Descendants: Busby family, Sydney, NSW and NZ

Reverend Robert Cartwright

Born in 1771 in Wellington, Shropshire, Reverend Robert Cartwright was curate at Bradford for fourteen years, when visited by Samuel Marsden, who told him of the need for chaplains in New South Wales. With some reluctance, Cartwright consented and sailed for Sydney with his family, arriving with the Reverend and Mrs Marsden on the convict ship Ann on 27 February 1810. He was appointed to the Hawkesbury and the new town of Windsor became the centre of his chaplaincy. He remained there with his wife and children until December 1819, when he was transferred to Liverpool. Cartwright was an early advocate of Governor Macquarie’s measures to protect Aborigines and for reserves for Aboriginal settlement.

During this post at Liverpool he became Master of the Male Orphan School, where he lived in the Master’s Residence with his wife Mary Boardman, whom he had married in England in 1796, and their eleven children. Cartwright remained Master between 1825 and January 1829 during which he won the commendation of the Archdeacon Scott. He resigned from his position due to ill health, but secured the position for his son-in law Richard Sadleir, who had married his daughter Anne. He remained as Chaplain for Liverpool until 1836, when he was posted to St James Church, Sydney and in 1838 moved to Collector (Gunning) where he remained until his death on 14 December 1856. He was buried in Liverpool Cemetery near St Luke’s Church, Liverpool.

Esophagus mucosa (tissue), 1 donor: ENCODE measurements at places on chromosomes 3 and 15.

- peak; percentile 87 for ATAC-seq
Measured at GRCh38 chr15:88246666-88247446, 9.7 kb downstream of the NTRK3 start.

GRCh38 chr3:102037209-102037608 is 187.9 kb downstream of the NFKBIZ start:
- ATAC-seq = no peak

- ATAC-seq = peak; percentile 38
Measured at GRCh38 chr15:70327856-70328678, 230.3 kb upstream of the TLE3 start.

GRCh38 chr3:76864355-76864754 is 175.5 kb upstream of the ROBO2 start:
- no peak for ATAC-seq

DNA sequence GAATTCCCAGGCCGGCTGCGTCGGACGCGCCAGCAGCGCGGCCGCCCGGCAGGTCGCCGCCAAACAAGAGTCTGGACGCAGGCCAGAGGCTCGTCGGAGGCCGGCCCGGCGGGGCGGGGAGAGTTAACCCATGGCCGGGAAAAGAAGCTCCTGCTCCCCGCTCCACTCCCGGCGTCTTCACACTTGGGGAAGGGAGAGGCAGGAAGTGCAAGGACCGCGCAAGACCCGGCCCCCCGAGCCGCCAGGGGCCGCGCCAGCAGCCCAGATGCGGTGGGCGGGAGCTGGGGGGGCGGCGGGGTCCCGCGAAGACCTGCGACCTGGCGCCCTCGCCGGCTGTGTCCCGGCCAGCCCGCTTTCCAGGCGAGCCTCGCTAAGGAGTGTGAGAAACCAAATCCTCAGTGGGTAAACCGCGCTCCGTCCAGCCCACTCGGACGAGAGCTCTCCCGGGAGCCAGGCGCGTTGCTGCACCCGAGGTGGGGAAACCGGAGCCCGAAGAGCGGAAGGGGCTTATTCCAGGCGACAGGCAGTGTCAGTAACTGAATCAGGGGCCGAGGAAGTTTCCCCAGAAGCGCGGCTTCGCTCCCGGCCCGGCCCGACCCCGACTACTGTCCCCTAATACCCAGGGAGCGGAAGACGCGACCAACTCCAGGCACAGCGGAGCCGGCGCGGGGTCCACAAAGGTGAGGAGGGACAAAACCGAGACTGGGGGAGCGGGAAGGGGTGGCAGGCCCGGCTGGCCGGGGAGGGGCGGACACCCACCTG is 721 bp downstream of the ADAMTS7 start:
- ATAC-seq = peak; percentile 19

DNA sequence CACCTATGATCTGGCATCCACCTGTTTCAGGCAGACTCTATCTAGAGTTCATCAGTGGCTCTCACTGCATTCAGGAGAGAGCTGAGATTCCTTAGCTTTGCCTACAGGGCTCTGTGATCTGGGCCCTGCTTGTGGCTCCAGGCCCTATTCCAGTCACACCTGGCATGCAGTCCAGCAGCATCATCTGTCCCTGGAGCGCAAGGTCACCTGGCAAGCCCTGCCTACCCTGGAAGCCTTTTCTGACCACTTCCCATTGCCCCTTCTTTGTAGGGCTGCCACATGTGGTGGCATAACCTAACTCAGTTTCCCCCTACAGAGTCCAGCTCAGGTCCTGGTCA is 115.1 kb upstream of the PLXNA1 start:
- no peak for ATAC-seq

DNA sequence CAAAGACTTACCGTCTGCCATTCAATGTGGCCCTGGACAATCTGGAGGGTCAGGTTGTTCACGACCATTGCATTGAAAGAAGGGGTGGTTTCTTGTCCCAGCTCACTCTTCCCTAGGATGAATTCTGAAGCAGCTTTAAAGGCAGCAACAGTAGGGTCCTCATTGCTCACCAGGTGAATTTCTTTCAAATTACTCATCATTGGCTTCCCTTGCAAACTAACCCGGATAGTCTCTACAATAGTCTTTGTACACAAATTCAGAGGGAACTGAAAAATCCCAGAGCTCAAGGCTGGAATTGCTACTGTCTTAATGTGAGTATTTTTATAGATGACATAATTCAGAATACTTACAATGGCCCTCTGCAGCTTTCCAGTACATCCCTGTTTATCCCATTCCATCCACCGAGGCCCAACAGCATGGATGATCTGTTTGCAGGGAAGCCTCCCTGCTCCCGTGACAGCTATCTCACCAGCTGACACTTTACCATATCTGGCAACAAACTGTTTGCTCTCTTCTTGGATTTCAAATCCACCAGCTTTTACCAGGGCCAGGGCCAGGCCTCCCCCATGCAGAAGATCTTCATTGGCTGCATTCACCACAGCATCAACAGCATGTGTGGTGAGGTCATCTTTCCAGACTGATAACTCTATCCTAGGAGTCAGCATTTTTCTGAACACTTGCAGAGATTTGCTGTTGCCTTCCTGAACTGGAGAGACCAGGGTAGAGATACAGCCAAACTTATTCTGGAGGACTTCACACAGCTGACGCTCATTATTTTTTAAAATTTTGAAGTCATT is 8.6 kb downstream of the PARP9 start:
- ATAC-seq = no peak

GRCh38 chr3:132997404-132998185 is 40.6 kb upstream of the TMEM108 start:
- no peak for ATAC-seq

Descendants: Martin Carney, Stanmore,

Robert Cooper

Robert Cooper was born in 1760 in Newbold, Derbyshire to George Cooper and Faith Stephenson. In 1781 he married a Hannah (Susannah) Martin, but in 1783 he was drafted into the British Army, and his regiment was sent to fight the French in the West Indies during the Napoleonic Wars, never to see his wife again. Cooper also served on Grenada and St Kitts, and in 1796 he returned to Plymouth. In 1798 Robert married Ellen (anonymous) and they had a daughter they named Ann. Robert was then posted at Cornwall, then on prison ships. In 1806 Robert transferred to the New South Wales Corps. He then transferred to the 73rd Regiment and in autumn 1809 he travelled to Sydney on Ann 2, with his wife Ellen and their three children.